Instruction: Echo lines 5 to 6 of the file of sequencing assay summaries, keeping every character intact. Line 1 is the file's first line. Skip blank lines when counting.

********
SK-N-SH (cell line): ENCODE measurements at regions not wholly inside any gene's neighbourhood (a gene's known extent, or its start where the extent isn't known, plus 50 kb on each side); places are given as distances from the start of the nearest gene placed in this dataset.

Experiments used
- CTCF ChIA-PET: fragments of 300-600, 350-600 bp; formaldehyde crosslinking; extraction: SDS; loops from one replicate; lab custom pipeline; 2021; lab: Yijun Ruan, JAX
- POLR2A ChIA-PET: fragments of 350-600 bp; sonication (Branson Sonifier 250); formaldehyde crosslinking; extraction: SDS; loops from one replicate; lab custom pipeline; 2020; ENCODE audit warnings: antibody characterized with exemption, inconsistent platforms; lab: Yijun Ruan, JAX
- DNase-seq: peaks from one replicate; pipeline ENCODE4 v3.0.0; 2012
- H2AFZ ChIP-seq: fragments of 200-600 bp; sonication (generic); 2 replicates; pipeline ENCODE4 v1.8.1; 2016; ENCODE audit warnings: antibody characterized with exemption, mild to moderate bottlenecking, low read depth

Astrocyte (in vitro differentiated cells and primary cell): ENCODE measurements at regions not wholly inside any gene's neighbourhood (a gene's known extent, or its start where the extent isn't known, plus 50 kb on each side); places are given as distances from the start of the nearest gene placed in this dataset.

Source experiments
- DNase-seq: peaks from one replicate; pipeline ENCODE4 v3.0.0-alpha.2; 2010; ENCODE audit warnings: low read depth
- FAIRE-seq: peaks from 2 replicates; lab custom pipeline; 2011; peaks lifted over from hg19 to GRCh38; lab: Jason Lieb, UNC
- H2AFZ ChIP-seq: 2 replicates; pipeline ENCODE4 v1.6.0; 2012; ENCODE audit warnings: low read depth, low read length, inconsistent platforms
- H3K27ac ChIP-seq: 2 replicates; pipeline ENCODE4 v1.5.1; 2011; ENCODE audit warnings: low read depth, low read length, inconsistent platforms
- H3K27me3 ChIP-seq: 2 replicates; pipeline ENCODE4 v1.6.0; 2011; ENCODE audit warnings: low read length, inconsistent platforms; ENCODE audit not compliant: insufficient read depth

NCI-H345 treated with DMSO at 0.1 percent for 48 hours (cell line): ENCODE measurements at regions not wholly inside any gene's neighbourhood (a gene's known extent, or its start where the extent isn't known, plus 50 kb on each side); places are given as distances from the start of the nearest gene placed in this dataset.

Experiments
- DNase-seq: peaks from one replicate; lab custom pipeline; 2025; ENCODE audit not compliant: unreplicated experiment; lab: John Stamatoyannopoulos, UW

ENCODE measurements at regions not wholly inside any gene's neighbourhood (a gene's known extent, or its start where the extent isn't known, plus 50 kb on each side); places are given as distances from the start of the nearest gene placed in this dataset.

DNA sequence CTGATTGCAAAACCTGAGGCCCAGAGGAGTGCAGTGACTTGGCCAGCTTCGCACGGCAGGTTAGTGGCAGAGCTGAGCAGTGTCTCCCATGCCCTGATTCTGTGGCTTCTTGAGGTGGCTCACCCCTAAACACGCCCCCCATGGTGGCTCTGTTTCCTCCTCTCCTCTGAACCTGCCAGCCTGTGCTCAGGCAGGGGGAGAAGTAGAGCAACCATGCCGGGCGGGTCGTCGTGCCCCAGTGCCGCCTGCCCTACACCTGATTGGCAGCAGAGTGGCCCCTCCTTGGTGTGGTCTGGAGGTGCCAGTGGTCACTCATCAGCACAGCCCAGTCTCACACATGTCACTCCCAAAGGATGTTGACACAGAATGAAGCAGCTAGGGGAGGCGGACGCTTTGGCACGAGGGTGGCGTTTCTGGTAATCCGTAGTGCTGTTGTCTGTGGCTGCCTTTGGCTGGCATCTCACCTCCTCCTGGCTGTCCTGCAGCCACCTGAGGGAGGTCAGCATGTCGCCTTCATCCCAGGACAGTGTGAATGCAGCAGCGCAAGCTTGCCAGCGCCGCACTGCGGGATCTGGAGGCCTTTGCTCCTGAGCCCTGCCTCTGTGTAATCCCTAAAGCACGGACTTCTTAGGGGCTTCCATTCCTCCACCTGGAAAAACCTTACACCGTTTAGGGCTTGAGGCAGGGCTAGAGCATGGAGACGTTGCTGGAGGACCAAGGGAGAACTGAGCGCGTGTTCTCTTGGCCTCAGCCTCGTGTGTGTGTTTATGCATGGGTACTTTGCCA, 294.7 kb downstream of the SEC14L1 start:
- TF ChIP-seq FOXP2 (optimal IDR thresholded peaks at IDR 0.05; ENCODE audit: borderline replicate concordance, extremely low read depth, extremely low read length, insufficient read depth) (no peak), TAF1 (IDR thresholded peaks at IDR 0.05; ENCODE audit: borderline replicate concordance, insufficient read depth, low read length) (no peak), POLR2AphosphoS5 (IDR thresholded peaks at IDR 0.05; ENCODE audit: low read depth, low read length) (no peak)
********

- DNase-seq: peaks from one replicate; pipeline ENCODE4 v3.0.0; 2012
- H2AFZ ChIP-seq: fragments of 200-600 bp; sonication (generic); 2 replicates; pipeline ENCODE4 v1.8.1; 2016; ENCODE audit warnings: antibody characterized with exemption, mild to moderate bottlenecking, low read depth